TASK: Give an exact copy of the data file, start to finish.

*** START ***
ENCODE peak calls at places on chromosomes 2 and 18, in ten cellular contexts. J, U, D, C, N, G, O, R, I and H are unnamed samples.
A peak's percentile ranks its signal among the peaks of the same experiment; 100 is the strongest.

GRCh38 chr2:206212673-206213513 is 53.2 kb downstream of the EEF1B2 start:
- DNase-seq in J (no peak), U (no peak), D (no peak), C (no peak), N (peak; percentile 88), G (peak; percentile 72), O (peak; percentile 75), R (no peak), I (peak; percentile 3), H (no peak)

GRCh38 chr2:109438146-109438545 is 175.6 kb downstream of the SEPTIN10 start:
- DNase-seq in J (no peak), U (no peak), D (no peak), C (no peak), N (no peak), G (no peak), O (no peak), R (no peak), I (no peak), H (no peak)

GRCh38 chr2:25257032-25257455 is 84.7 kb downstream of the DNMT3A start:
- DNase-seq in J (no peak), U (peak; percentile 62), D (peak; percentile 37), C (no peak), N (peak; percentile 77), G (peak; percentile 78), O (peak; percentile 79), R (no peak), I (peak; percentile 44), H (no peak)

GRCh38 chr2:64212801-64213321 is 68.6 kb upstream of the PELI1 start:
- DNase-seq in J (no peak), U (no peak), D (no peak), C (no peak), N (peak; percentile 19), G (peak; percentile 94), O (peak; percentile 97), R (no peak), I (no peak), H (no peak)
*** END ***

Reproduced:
ENCODE peak calls at places on chromosomes 2 and 18, in ten cellular contexts. J, U, D, C, N, G, O, R, I and H are unnamed samples.
A peak's percentile ranks its signal among the peaks of the same experiment; 100 is the strongest.

GRCh38 chr2:206212673-206213513 is 53.2 kb downstream of the EEF1B2 start:
- DNase-seq in J (no peak), U (no peak), D (no peak), C (no peak), N (peak; percentile 88), G (peak; percentile 72), O (peak; percentile 75), R (no peak), I (peak; percentile 3), H (no peak)

GRCh38 chr2:109438146-109438545 is 175.6 kb downstream of the SEPTIN10 start:
- DNase-seq in J (no peak), U (no peak), D (no peak), C (no peak), N (no peak), G (no peak), O (no peak), R (no peak), I (no peak), H (no peak)

GRCh38 chr2:25257032-25257455 is 84.7 kb downstream of the DNMT3A start:
- DNase-seq in J (no peak), U (peak; percentile 62), D (peak; percentile 37), C (no peak), N (peak; percentile 77), G (peak; percentile 78), O (peak; percentile 79), R (no peak), I (peak; percentile 44), H (no peak)

GRCh38 chr2:64212801-64213321 is 68.6 kb upstream of the PELI1 start:
- DNase-seq in J (no peak), U (no peak), D (no peak), C (no peak), N (peak; percentile 19), G (peak; percentile 94), O (peak; percentile 97), R (no peak), I (no peak), H (no peak)